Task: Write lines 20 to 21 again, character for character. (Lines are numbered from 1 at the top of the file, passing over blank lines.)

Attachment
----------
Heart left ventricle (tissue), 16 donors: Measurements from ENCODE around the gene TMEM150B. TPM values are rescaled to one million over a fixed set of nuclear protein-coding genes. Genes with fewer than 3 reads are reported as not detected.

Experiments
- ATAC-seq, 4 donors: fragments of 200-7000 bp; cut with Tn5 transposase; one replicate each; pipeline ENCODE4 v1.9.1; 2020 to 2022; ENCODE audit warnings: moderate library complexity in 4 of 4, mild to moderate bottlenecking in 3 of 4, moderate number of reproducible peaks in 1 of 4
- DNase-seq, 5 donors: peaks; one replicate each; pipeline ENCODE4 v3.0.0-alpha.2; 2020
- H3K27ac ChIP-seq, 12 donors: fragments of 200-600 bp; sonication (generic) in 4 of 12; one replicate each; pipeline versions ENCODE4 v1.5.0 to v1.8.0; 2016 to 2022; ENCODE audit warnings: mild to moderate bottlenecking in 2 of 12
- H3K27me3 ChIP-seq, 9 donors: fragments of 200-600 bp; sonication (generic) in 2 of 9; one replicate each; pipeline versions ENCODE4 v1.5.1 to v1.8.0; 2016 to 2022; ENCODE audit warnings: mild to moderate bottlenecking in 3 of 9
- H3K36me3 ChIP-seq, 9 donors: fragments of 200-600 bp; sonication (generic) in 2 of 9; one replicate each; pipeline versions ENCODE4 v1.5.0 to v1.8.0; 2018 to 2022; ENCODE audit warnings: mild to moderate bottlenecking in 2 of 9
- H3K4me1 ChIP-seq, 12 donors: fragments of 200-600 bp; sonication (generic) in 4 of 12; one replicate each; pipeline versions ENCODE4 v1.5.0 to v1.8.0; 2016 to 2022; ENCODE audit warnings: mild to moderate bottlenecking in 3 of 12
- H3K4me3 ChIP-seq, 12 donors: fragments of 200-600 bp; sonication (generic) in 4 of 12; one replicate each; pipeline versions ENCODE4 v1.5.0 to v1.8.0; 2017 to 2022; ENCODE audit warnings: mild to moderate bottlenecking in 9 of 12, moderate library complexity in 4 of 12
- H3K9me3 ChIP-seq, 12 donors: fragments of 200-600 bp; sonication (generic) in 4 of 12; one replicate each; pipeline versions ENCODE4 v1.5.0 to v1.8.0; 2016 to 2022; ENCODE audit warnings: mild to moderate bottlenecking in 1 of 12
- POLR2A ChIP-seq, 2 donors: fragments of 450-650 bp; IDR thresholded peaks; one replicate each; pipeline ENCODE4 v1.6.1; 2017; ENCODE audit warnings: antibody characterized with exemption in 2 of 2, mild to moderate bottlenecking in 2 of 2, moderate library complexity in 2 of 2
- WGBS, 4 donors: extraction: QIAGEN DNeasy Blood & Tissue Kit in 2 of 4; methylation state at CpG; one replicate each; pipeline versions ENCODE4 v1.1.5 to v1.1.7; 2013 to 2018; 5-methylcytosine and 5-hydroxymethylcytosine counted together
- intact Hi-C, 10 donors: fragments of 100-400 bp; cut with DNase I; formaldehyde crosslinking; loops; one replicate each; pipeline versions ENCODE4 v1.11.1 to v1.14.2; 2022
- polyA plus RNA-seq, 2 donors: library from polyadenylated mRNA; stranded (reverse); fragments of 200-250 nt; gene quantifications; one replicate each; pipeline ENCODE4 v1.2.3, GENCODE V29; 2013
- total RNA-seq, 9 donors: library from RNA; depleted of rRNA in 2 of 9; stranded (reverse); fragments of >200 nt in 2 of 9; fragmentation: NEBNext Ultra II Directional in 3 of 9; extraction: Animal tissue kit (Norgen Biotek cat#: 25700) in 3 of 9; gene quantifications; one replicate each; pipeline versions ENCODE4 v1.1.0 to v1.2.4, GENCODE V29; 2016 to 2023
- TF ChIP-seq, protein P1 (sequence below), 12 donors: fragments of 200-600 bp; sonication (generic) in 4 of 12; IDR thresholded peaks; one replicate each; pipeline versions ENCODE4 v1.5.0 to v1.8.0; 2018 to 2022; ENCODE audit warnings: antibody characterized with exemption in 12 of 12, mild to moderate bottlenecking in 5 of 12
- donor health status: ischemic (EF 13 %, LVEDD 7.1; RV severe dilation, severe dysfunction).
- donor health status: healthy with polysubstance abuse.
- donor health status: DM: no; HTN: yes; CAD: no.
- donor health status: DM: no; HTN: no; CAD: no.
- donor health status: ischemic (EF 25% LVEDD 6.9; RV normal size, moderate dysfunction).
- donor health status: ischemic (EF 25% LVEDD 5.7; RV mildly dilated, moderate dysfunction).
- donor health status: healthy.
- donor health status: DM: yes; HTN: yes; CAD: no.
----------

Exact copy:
- donor health status: DM: no; HTN: no; CAD: no.
- donor health status: ischemic (EF 25% LVEDD 6.9; RV normal size, moderate dysfunction).